After the accident, this is no longer true. Now the number of lifeboats matters much more to the vacationing captain. Unless he can increase his degree of justification by counting the lifeboats or by having someone reliable count them for him, when he is thinking about what to do, he will have to treat the number in the brochure as a probability. When, for example, he is deciding whether to give the order to abandon ship to await rescue in the lifeboats, he will not be able treat the number of lifeboats as part of how the world is. To make his decision, the captain will have to take into account his uncertainty about the number of lifeboats.

What the Captain Knows and When he Knows it

"We do not ordinarily require of someone who claims to know that he should have the kind of reason and justification for his belief which allows him to rule out all incompatible beliefs, that knowledge has to be firm or certain exactly in the sense that somebody who really knows cannot be argued our of his belief on the basis of assumptions incompatible with it. It seems ordinarily we only expect satisfaction of these standards to the extent and degree which is proportional to the importance we attribute to the matter in question. And thus, following common usage, a skeptic [a member of the New Academy or the subsequent Pyrrhonian school] might well be moved to say, in perfect consistency with his skepticism, that he knows this or that. There is no reason that the skeptic should not follow the common custom to mark the fact that he is saying what he is saying having given the matter appropriate consideration in the way one ordinarily goes about doing this, by using the verb 'to know'" (Michael Frede, "The Skeptic's Two Kinds of Assent and the Question of the Possibility of Knowledge," 211. Essays in Ancient Philosophy, Michael Frede (University of Minnesota Press, 1987), 201-222).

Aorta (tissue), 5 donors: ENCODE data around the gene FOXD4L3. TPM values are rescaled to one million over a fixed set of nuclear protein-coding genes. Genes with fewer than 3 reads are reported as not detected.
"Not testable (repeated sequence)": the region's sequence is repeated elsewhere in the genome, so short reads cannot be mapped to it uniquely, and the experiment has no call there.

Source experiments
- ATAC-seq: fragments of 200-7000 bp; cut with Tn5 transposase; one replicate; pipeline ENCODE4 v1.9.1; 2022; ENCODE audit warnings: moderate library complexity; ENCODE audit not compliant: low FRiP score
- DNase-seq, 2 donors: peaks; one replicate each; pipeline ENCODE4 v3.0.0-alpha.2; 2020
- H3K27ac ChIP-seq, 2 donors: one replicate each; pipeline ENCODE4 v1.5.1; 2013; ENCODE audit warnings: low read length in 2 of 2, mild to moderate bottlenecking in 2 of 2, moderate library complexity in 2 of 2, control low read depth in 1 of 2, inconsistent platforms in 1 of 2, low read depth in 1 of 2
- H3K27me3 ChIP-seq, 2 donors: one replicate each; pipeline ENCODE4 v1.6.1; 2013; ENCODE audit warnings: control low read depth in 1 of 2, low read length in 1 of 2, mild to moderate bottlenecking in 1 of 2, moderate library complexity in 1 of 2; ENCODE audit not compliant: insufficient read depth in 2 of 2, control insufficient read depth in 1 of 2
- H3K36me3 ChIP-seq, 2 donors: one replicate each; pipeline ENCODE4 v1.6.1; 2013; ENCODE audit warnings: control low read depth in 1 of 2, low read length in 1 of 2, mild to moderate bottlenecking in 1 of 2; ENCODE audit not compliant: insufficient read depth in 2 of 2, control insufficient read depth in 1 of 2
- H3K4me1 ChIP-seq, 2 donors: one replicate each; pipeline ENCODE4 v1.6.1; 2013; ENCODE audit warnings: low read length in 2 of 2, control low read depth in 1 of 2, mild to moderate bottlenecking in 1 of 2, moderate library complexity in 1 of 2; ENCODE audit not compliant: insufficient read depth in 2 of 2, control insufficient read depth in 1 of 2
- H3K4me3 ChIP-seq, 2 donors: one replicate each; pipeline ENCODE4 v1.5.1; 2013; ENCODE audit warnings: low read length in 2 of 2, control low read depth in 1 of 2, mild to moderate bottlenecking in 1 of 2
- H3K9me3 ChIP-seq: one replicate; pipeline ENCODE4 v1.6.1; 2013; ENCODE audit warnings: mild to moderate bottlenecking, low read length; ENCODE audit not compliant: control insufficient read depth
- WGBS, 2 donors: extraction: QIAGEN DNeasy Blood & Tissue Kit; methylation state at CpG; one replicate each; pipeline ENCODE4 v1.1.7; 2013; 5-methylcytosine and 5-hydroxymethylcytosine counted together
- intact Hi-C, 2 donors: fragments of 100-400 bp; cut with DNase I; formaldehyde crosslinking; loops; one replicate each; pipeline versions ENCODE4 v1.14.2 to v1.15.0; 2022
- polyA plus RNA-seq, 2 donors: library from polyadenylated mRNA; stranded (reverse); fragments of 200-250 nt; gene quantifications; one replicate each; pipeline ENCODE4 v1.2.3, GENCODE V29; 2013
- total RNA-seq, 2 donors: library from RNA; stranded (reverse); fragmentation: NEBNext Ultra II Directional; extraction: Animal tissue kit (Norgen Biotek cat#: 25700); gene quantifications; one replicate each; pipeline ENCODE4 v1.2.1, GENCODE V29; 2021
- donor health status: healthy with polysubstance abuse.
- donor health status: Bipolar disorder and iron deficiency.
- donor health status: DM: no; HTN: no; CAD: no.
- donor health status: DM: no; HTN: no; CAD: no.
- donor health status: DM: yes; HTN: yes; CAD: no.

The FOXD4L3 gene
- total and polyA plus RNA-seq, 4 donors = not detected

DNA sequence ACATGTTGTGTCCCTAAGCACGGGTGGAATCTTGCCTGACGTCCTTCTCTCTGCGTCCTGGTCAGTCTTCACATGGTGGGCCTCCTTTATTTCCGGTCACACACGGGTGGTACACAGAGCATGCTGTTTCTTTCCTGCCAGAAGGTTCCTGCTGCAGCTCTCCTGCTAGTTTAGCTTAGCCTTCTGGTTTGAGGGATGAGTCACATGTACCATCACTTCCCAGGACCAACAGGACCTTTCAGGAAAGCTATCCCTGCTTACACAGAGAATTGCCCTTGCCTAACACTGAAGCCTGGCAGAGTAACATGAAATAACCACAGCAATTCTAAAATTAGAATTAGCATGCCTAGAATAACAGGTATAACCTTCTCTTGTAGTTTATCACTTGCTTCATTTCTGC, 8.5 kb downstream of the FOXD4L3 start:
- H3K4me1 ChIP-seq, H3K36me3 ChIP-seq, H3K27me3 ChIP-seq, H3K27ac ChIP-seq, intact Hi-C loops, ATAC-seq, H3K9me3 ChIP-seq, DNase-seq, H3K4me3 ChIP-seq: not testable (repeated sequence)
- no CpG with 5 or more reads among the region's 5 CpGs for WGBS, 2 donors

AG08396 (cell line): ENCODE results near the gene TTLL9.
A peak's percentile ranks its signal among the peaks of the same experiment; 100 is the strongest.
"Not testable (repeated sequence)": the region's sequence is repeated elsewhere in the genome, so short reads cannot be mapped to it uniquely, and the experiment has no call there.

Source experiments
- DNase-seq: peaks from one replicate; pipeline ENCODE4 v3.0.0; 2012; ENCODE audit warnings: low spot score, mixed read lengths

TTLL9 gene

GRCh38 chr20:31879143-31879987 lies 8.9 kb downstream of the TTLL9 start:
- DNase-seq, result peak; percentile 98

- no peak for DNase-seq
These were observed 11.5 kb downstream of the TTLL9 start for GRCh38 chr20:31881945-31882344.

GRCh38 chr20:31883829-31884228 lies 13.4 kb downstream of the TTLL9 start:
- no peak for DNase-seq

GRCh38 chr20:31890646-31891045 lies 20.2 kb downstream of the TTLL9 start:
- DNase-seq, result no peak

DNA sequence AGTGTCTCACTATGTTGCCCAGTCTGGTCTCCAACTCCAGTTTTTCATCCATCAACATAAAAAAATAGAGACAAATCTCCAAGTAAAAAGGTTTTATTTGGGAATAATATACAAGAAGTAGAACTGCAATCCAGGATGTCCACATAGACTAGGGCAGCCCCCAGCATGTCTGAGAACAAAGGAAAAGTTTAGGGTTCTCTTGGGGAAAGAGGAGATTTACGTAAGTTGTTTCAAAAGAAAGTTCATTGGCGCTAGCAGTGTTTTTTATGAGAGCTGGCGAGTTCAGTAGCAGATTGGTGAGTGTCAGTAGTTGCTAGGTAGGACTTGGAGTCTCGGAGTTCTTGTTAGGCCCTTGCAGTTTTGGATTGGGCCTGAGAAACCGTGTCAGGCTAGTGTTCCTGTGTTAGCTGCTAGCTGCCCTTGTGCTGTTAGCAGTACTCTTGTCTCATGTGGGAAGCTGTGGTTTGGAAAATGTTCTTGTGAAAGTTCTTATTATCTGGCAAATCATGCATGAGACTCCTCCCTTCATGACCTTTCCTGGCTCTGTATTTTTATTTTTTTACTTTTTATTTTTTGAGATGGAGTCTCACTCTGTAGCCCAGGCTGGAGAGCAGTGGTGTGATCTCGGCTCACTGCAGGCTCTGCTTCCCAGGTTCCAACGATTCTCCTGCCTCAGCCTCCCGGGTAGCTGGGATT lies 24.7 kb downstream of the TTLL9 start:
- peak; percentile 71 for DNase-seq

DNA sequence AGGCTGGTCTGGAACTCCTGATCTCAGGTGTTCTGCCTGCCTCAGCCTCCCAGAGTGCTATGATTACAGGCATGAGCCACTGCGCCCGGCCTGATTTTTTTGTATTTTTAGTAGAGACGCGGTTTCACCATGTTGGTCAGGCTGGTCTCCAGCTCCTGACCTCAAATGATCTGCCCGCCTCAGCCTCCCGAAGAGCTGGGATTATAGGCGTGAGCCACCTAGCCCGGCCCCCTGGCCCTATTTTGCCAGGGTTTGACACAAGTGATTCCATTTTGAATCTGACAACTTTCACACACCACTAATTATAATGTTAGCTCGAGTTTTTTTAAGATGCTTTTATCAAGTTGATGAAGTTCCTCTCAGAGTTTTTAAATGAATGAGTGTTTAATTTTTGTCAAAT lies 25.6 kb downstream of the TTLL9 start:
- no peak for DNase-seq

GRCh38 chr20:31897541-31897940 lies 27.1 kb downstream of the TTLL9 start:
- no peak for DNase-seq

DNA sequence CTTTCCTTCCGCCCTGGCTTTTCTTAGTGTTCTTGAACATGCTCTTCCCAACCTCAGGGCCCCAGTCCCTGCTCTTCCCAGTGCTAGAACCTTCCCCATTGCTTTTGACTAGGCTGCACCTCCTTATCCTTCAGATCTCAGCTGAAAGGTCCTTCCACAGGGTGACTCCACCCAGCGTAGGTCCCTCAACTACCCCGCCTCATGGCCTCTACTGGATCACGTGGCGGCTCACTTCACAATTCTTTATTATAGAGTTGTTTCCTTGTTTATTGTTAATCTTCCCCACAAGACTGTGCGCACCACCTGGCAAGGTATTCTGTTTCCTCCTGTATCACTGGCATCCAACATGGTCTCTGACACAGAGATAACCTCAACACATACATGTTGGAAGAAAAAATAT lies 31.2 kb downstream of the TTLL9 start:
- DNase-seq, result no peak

Suppose that when the captain first boards the ship and wonders about the number of lifeboats, he consults the brochure and comes to believe that there are n lifeboats on the ship. Suppose that the brochure is correct. Does the captain know there are n lifeboats on the ship?

If knowledge requires that he give the matter the appropriate consideration relative to its importance, then it seems that he does know that there are n lifeboats on the ship. Given the degree of importance, the consideration the captain gives the matter is appropriate.

After the accident, Pollock's view seems to be that that captain does not know that there are n lifeboats on the ship. He says that "it becomes very important for him to know whether there are enough lifeboats." This seems right to me. The importance the captain attributes to the matter is now much higher. Consulting the brochure is no longer enough justification.

What we have Accomplished in this Lecture

We considered defeasible reasoning and the conditions under an agent is permitted to believe in the conclusion of an argument. We looked at an argumentation semantics for answering this question. We considered degrees of justification and importance in connection with knowledge.